The Antikythera Mechanism, a Greek astronomical calculator from the second century BCE.

The Antikythera Mechanism, a Greek astronomical calculator from the second century BCE.

Unsurprisingly, this did not end controversy. Churches in different areas did or did not adopt the system, and those that did (Alexandria and Rome, for example) used different calendars. One of the more heroic figures in the effort to reconcile all this and produce a consistent calendar across the remains of the Roman empire was Dionysius Exiguus (c. 470–c. 544) from Tomis in Scythia, who also calculated the year of Christ’s birth and instituted the system of BC/AD which in the form of BCE/CE is still among us, even though he almost certainly got the year wrong. (The epithet ‘Exiguus’ refers to his humility rather than his stature, apparently.)

A modern icon of Dionysius Exiguus.

A modern icon of Dionysius Exiguus, writing out his theory.

In England, it was not until the Synod of Whitby in 664 that the decision of Nicaea was adopted, as against the ‘Celtic’ tradition which had flourished at and spread from Iona and had remained largely untouched by decisions made in Rome. (Another controversial point settled at Whitby was that monks should be tonsured in the Roman style, and not the Celtic…)

St Thomas Aquinas modelling the Roman tonsure, by Carlo Crivelli. London: The National Gallery.

St Thomas Aquinas modelling the Roman tonsure, by Carlo Crivelli. (London: The National Gallery.) Opinions differ as to how the Celtic tonsure looked.

Then, of course, came the Great Schism of 1054 between the eastern and western Churches, and the 1582 Gregorian reform of the calendar (driven inter alia by the problem that the actual vernal equinox had by now drifted to 10-11 March, while the ecclesiastical computations required that it stay on 21 March). This meant that various Christian churches were again celebrating Easter on different days, and of course they still do: western and Orthodox Easter occasionally coincide (as they did in 2011 and will again in 2017), but they can be as much as a month apart: 27 March (western) and 1 May (Orthodox) this year, for example.

Easter Day: Titian's 'Noli me tangere'. (London: The National Gallery.)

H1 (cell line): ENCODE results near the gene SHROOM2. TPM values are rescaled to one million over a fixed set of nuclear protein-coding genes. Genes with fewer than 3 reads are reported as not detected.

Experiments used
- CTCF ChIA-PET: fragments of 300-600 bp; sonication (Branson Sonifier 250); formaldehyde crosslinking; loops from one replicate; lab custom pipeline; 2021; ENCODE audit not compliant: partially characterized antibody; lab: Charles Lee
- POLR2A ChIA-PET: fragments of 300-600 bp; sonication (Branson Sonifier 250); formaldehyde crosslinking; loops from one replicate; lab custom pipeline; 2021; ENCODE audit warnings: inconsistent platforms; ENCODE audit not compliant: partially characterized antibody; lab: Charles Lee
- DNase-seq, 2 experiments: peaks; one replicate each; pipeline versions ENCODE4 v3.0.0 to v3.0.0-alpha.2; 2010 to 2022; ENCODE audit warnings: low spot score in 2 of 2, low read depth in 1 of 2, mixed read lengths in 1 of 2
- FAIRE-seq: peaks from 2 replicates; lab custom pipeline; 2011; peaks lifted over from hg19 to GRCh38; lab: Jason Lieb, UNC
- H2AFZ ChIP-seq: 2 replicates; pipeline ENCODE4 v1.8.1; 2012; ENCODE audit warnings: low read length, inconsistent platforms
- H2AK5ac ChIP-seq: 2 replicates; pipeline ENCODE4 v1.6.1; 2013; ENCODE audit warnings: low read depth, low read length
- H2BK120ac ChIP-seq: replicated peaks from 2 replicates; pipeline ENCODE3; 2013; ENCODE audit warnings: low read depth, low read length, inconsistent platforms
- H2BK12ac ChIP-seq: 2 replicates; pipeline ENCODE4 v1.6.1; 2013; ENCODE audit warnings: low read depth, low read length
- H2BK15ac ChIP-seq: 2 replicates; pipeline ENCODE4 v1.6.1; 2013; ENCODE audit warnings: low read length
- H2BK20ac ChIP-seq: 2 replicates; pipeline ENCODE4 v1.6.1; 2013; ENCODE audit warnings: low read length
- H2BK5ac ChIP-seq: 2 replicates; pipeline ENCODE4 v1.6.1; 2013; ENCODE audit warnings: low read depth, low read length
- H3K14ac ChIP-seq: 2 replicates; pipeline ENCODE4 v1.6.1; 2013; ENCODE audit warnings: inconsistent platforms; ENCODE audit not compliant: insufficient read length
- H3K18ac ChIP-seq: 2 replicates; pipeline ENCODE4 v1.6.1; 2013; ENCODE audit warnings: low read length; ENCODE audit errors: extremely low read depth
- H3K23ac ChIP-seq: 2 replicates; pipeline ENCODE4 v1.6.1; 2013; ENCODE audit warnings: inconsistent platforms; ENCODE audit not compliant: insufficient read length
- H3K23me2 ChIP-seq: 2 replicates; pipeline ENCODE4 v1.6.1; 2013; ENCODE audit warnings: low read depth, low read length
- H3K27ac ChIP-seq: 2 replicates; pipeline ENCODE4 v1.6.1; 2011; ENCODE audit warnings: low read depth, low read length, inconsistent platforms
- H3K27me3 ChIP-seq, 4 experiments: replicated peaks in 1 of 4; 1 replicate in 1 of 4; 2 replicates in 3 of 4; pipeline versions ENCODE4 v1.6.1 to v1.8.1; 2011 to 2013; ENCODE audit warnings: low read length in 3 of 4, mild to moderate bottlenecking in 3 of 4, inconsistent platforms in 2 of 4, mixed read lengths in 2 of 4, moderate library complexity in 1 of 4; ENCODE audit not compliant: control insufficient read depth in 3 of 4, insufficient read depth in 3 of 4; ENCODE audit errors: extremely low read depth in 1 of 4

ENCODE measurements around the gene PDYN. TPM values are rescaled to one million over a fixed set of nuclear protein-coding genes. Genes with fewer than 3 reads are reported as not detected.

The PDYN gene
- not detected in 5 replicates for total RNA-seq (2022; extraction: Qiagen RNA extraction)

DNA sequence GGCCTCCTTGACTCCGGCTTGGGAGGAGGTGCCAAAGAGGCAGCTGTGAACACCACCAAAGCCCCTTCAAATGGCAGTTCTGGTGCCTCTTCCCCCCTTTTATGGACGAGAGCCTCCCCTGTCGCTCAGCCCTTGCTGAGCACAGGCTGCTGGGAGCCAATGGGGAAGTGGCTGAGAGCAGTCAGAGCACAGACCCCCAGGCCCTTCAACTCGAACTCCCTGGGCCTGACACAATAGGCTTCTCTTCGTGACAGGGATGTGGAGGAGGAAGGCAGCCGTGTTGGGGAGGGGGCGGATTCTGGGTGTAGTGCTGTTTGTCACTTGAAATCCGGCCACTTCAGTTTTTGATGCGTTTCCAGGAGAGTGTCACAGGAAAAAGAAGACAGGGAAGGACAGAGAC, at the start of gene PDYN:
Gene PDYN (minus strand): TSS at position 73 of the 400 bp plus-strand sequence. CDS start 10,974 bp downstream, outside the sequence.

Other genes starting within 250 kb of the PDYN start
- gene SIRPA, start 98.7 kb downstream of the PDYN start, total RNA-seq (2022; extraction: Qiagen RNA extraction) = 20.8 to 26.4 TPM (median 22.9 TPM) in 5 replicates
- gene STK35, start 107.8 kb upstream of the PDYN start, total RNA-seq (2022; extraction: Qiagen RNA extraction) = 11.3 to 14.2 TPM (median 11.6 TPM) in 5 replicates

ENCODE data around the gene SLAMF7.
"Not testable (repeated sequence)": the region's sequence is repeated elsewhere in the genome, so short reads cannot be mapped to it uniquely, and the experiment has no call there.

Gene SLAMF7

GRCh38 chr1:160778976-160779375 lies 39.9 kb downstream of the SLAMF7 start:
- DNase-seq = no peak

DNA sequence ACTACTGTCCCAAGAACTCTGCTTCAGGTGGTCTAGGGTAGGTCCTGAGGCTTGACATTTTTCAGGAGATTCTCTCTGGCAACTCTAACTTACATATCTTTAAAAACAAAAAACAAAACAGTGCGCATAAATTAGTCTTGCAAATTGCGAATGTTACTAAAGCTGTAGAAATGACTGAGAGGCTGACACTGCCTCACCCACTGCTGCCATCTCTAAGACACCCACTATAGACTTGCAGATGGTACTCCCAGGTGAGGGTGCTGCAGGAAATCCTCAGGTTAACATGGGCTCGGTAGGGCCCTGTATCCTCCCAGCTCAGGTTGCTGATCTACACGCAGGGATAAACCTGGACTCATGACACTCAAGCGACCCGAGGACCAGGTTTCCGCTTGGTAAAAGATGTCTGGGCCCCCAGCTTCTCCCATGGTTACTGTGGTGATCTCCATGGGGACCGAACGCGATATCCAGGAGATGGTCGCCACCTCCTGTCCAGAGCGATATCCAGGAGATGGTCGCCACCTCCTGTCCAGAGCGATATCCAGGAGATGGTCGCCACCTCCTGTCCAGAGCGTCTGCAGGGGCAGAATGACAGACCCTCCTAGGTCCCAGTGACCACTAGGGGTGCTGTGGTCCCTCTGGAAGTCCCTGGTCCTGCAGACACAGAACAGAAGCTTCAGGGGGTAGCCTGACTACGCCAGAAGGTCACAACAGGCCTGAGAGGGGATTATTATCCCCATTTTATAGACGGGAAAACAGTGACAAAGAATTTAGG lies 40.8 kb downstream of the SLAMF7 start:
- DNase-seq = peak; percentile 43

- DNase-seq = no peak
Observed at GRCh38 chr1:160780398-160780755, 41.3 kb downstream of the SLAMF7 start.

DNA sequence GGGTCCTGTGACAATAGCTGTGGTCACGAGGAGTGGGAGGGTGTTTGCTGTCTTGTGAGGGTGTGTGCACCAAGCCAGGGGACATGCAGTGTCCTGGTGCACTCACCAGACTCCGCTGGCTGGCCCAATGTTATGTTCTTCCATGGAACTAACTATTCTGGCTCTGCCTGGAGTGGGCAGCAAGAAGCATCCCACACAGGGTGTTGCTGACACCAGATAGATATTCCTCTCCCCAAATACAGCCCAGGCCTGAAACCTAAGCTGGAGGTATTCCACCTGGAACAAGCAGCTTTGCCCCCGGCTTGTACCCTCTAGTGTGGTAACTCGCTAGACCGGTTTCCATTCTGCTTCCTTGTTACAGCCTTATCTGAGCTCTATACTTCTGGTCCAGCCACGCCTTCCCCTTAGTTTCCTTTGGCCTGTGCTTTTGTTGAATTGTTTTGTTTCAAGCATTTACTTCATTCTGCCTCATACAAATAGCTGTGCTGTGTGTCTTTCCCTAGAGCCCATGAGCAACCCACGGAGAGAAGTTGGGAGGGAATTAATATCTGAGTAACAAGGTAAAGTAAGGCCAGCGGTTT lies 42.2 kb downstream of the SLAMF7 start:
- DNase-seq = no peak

Easter Day: Titian’s ‘Noli me tangere’. (London: The National Gallery.)

Meanwhile, under the Gregorian calendar, the earliest possible date for Easter Sunday is 22 March (it happened in 1761 and 1818, apparently, but will not occur again until 2285), while the latest is 25 April, which last happened in 1943 and is next due in 2038. The fixing of Easter has long been regarded as desirable by the travel industry, the world of education (as the spring holiday is still tied to the Easter weekend, and this makes school and university terms of uneven lengths and examinations difficult to schedule), and, I assume, the catering and confectionery industries ­– although I spotted the first hot cross buns in my local Sainsbury’s on 7 January, and the (to me) most disgusting Easter pseudo-symbol of all – the Cadbury’s Crème Egg – is on sale between January and April.

Coming to a High Street near you...

Coming to a High Street near you…

I’m assuming that the archbishop’s modest proposal will be opposed by traditionalists of various hues. I am a bit torn: I can see the practical sense, but my conservative side regrets that all that millennium-old work and intellectual effort of the computus – all the factors which turn the date of Easter into an astronomical/ecclesiastical Schleswig-Holstein question – should be cast aside to simplify the arrangement of package holidays.

Caroline

Advertisements
This entry was posted in Archaeology, Art, Classics, History, Printing and Publishing and tagged , , . Bookmark the permalink.

2 Responses to The Computus

  1. Pingback: Lammas | Professor Hedgehog's Journal

  2. Pingback: Object Of The Month: November | Professor Hedgehog's Journal

Leave a Reply

Fill in your details below or click an icon to log in:

WordPress.com Logo

You are commenting using your WordPress.com account. Log Out / Change )

Twitter picture

You are commenting using your Twitter account. Log Out / Change )

Facebook photo

You are commenting using your Facebook account. Log Out / Change )

Google+ photo

You are commenting using your Google+ account. Log Out / Change )

Connecting to %s